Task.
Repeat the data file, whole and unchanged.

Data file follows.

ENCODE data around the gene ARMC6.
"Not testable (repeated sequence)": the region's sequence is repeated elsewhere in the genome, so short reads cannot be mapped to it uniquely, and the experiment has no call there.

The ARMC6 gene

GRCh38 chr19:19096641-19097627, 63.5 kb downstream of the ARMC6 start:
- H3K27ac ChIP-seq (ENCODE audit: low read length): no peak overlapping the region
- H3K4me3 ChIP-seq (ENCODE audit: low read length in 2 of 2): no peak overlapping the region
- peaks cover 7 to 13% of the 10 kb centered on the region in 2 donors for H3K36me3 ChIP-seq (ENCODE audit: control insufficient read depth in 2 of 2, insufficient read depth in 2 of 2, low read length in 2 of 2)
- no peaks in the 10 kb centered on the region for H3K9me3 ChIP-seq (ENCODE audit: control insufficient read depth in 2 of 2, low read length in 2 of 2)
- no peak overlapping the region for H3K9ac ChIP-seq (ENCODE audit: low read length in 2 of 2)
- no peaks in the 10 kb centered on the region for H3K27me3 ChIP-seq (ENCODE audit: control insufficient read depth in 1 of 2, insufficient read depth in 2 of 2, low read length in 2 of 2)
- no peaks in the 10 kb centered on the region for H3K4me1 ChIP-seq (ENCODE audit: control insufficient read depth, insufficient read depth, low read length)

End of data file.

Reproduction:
ENCODE data around the gene ARMC6.
"Not testable (repeated sequence)": the region's sequence is repeated elsewhere in the genome, so short reads cannot be mapped to it uniquely, and the experiment has no call there.

The ARMC6 gene

GRCh38 chr19:19096641-19097627, 63.5 kb downstream of the ARMC6 start:
- H3K27ac ChIP-seq (ENCODE audit: low read length): no peak overlapping the region
- H3K4me3 ChIP-seq (ENCODE audit: low read length in 2 of 2): no peak overlapping the region
- peaks cover 7 to 13% of the 10 kb centered on the region in 2 donors for H3K36me3 ChIP-seq (ENCODE audit: control insufficient read depth in 2 of 2, insufficient read depth in 2 of 2, low read length in 2 of 2)
- no peaks in the 10 kb centered on the region for H3K9me3 ChIP-seq (ENCODE audit: control insufficient read depth in 2 of 2, low read length in 2 of 2)
- no peak overlapping the region for H3K9ac ChIP-seq (ENCODE audit: low read length in 2 of 2)
- no peaks in the 10 kb centered on the region for H3K27me3 ChIP-seq (ENCODE audit: control insufficient read depth in 1 of 2, insufficient read depth in 2 of 2, low read length in 2 of 2)
- no peaks in the 10 kb centered on the region for H3K4me1 ChIP-seq (ENCODE audit: control insufficient read depth, insufficient read depth, low read length)